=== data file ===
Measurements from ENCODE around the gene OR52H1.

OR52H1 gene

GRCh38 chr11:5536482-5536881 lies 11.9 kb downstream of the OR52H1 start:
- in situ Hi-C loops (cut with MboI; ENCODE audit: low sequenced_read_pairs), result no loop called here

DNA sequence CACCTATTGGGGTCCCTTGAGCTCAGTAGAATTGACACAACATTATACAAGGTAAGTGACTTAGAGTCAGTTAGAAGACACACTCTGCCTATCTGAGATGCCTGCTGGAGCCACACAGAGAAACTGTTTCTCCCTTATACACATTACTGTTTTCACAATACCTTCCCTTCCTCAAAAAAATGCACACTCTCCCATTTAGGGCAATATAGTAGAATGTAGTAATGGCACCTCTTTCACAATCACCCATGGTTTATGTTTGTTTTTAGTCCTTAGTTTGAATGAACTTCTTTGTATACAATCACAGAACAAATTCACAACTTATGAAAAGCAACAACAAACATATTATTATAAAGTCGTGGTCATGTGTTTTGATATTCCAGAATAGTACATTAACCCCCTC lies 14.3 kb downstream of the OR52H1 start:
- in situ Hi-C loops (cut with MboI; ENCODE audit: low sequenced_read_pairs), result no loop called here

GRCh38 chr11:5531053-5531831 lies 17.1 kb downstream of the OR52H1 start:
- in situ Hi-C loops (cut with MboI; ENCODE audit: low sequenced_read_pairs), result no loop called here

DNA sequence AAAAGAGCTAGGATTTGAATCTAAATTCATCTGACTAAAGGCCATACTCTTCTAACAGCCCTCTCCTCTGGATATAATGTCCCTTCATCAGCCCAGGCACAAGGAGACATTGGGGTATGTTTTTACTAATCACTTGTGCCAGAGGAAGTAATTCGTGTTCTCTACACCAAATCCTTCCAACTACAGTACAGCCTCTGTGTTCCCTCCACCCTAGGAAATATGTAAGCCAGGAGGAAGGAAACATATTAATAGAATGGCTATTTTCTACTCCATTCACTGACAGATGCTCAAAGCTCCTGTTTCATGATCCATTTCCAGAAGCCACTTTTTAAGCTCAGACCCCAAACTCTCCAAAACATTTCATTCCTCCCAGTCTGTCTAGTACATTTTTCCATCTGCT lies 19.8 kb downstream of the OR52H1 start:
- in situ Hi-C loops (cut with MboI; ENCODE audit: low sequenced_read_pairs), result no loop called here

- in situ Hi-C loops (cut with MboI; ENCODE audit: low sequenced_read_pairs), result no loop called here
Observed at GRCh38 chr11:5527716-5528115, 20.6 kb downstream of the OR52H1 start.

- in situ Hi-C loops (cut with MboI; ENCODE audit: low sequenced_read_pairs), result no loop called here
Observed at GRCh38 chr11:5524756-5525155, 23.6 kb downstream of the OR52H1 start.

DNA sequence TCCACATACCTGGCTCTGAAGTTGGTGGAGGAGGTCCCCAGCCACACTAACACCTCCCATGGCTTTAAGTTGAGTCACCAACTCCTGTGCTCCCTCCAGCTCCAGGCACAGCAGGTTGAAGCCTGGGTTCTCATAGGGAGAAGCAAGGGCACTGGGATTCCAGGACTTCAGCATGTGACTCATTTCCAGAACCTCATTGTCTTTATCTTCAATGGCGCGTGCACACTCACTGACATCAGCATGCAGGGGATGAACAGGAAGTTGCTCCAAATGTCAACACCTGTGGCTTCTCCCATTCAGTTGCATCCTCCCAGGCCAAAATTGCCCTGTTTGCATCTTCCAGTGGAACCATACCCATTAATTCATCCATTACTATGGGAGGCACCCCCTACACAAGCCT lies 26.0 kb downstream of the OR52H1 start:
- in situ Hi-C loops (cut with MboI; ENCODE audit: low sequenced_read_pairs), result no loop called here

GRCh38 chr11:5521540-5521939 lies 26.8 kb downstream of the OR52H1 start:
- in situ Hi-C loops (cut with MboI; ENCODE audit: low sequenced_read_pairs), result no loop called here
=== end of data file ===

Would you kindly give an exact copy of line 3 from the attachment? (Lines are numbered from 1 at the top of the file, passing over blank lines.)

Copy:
GRCh38 chr11:5536482-5536881 lies 11.9 kb downstream of the OR52H1 start: